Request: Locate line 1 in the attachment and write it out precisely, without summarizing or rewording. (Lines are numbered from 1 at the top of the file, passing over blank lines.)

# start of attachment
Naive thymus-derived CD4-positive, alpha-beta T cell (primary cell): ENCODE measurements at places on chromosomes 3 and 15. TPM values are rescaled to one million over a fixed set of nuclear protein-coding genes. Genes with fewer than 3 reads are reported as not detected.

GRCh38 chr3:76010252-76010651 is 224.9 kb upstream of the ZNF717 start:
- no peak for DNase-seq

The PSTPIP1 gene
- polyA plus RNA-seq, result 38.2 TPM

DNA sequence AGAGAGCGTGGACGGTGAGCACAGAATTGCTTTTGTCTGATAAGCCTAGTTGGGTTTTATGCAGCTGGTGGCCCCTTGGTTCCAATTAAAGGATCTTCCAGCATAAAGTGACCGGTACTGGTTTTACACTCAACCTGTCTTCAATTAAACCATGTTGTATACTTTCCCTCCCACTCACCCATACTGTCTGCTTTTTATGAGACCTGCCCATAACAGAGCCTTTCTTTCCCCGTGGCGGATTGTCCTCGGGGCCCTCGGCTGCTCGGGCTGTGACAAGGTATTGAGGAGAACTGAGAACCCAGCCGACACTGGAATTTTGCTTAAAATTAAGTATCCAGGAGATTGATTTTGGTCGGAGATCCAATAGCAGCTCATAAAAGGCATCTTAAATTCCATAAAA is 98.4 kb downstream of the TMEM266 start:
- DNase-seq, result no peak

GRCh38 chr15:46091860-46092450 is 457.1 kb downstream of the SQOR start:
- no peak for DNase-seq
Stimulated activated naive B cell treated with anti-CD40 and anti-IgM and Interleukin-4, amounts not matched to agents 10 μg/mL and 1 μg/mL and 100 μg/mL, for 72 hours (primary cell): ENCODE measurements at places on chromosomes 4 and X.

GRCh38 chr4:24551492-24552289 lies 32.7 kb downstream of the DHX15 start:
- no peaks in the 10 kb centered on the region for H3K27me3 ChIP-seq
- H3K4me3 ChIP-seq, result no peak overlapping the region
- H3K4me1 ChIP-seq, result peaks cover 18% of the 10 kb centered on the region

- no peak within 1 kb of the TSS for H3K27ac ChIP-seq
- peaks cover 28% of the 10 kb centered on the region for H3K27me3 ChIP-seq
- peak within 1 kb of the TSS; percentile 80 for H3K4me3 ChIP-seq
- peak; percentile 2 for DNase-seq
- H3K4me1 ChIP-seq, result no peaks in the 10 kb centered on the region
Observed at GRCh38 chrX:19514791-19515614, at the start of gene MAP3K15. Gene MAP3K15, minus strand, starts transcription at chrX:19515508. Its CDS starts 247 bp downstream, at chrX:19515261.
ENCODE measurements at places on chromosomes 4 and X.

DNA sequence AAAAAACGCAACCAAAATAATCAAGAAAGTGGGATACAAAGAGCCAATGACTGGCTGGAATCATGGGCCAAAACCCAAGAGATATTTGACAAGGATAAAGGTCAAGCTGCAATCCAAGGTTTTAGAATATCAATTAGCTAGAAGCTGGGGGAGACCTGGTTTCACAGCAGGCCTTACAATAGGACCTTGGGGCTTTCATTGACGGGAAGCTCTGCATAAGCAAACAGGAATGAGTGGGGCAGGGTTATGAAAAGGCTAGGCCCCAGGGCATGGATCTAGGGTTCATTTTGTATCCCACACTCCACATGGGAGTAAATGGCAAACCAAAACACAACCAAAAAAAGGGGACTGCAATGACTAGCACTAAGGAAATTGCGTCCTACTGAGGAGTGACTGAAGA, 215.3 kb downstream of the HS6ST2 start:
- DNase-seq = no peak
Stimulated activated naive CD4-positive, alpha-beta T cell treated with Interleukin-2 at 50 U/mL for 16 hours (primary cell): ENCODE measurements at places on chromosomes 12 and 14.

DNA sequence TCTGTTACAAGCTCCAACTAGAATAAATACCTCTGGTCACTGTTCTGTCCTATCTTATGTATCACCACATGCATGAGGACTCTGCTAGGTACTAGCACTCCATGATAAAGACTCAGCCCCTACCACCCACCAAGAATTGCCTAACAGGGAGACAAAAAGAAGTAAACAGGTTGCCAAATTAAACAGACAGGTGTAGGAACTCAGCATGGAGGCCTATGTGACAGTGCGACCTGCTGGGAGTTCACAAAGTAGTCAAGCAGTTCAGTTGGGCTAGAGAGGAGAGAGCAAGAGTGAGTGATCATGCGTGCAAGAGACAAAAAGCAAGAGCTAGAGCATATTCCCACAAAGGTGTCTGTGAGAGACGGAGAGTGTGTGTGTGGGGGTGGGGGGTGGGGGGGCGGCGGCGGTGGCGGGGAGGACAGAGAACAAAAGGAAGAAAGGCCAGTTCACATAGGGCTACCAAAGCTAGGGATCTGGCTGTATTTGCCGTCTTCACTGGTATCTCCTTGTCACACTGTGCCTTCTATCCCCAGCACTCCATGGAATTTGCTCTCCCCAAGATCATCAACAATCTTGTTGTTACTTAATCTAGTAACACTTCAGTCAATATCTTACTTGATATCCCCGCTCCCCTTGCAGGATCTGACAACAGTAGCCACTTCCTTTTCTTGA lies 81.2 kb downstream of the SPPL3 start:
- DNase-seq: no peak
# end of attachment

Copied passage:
Naive thymus-derived CD4-positive, alpha-beta T cell (primary cell): ENCODE measurements at places on chromosomes 3 and 15. TPM values are rescaled to one million over a fixed set of nuclear protein-coding genes. Genes with fewer than 3 reads are reported as not detected.